Since we worked with a conversion window of 1-Day, only 40 out of the 60 conversions will count towards optimization. Cart recoveries happened the NEXT day, which is at least 24 hours AFTER the prospect viewed/clicked the ad, placing it outside the 1-Day conversion window.

Whatever conversion window you choose, the conversion MUST happen WITHIN that window for it to count towards optimization.

Or else you might reach 50 conversions for the week but if the conversions fall outside your chosen window then you would have paid $$$ for conversions that won’t optimize your adset i.e deadweight conversions.

Situation B: 7-Day Conversion Window

Let’s go with the same exact data and preparation but with a 7-day conversion window selected.

  • Monday – 8 purchases, 23 abandoned carts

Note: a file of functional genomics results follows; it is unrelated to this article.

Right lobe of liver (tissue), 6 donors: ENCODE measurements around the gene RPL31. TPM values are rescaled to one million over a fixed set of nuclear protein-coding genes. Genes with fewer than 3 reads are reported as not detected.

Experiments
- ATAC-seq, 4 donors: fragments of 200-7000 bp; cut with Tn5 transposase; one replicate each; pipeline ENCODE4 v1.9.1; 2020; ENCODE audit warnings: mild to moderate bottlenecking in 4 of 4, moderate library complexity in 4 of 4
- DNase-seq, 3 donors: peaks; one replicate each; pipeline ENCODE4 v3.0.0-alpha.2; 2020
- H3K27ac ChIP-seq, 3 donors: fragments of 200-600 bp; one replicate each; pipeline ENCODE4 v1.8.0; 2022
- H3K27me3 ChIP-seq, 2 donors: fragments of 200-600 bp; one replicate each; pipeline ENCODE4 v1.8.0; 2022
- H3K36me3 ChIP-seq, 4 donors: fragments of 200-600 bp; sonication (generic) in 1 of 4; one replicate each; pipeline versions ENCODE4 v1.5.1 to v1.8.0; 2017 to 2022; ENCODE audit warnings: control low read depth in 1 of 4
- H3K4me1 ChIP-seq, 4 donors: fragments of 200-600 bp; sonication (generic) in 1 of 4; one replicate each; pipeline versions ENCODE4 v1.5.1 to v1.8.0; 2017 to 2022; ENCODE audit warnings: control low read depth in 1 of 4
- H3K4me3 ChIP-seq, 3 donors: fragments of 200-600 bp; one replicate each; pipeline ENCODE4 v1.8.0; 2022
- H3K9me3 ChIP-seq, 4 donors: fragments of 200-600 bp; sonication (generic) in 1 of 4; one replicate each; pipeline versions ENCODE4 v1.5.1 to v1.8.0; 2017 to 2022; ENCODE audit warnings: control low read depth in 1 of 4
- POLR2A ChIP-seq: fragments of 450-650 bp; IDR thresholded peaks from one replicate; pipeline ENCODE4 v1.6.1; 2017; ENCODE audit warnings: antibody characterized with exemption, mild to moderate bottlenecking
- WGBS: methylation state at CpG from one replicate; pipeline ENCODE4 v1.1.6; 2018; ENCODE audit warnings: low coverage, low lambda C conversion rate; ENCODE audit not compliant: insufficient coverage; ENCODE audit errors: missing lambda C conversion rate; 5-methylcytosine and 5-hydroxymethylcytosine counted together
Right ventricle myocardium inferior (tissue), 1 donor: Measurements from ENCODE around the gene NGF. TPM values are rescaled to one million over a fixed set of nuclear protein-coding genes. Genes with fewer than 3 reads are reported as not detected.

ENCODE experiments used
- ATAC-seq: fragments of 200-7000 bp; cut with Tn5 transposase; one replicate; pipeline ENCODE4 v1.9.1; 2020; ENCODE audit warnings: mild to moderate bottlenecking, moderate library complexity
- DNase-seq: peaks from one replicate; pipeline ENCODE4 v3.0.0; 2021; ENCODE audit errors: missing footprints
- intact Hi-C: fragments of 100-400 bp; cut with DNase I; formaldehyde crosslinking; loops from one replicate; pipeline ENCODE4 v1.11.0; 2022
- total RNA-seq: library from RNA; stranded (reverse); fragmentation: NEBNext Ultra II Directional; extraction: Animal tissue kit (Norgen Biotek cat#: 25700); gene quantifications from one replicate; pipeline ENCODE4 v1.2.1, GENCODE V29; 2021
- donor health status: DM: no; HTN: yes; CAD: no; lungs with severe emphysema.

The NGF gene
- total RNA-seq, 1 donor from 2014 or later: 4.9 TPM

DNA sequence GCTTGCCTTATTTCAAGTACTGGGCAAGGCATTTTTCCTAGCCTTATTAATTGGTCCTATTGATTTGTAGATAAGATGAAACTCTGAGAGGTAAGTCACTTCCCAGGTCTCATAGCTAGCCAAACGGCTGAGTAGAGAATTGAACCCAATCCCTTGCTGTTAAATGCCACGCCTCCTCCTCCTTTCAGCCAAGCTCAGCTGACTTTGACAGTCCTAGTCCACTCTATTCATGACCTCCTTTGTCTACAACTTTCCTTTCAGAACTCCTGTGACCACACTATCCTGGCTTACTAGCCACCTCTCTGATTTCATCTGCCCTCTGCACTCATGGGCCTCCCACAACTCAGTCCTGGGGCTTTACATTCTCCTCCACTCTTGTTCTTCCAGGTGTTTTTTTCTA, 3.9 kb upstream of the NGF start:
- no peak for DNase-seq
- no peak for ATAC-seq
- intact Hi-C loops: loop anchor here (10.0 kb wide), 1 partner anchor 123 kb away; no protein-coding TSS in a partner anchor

• Tuesday – 3 purchases + 3 cart recoveries, 17 abandoned carts
  • Wednesday – 5 purchases + 6 cart recoveries, 21 abandoned carts
  • Thursday – 6 purchases + 3 cart recoveries, 18 abandoned carts
  • Friday – 5 purchases + 4 cart recoveries, 15 abandoned carts
  • Saturday – 6 purchases + 2 cart recoveries, 19 abandoned carts
  • Sunday – 7 purchases + 2 cart recoveries, 17 abandoned carts

As we calculated, this adset has a total of 60 conversion events.

This time, however, every single conversion event will count towards optimization since all of them fell within the 7-day window i.e the conversions happened within 7 days of a prospect clicking/viewing the advert.

Conversion Window Facebook
Straight From Facebook

So Remember This: Your adset might get attributed to a conversion event but if that event didn’t occur within the conversion window, then it won’t count towards optimization for that adset.